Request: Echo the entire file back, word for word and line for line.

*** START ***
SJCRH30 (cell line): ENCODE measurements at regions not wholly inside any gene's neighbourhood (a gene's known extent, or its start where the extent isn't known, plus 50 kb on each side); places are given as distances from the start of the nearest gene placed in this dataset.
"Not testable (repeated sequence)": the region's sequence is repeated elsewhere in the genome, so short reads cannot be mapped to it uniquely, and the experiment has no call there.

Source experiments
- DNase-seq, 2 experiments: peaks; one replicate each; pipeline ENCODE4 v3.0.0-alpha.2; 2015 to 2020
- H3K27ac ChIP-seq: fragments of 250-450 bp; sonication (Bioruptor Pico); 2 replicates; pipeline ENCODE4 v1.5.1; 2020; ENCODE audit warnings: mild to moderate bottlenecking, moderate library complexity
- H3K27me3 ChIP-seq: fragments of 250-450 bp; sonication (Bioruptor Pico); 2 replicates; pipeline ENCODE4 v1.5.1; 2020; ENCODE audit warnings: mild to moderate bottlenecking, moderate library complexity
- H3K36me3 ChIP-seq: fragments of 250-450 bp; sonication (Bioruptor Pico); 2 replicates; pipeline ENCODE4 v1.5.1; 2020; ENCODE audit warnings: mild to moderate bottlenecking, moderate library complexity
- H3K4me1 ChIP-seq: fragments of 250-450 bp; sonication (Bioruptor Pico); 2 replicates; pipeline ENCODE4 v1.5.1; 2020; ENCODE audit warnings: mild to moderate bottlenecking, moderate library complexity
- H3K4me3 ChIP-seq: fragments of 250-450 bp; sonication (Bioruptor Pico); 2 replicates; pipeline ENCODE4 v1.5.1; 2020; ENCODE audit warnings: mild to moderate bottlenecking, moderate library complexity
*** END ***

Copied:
SJCRH30 (cell line): ENCODE measurements at regions not wholly inside any gene's neighbourhood (a gene's known extent, or its start where the extent isn't known, plus 50 kb on each side); places are given as distances from the start of the nearest gene placed in this dataset.
"Not testable (repeated sequence)": the region's sequence is repeated elsewhere in the genome, so short reads cannot be mapped to it uniquely, and the experiment has no call there.

Source experiments
- DNase-seq, 2 experiments: peaks; one replicate each; pipeline ENCODE4 v3.0.0-alpha.2; 2015 to 2020
- H3K27ac ChIP-seq: fragments of 250-450 bp; sonication (Bioruptor Pico); 2 replicates; pipeline ENCODE4 v1.5.1; 2020; ENCODE audit warnings: mild to moderate bottlenecking, moderate library complexity
- H3K27me3 ChIP-seq: fragments of 250-450 bp; sonication (Bioruptor Pico); 2 replicates; pipeline ENCODE4 v1.5.1; 2020; ENCODE audit warnings: mild to moderate bottlenecking, moderate library complexity
- H3K36me3 ChIP-seq: fragments of 250-450 bp; sonication (Bioruptor Pico); 2 replicates; pipeline ENCODE4 v1.5.1; 2020; ENCODE audit warnings: mild to moderate bottlenecking, moderate library complexity
- H3K4me1 ChIP-seq: fragments of 250-450 bp; sonication (Bioruptor Pico); 2 replicates; pipeline ENCODE4 v1.5.1; 2020; ENCODE audit warnings: mild to moderate bottlenecking, moderate library complexity
- H3K4me3 ChIP-seq: fragments of 250-450 bp; sonication (Bioruptor Pico); 2 replicates; pipeline ENCODE4 v1.5.1; 2020; ENCODE audit warnings: mild to moderate bottlenecking, moderate library complexity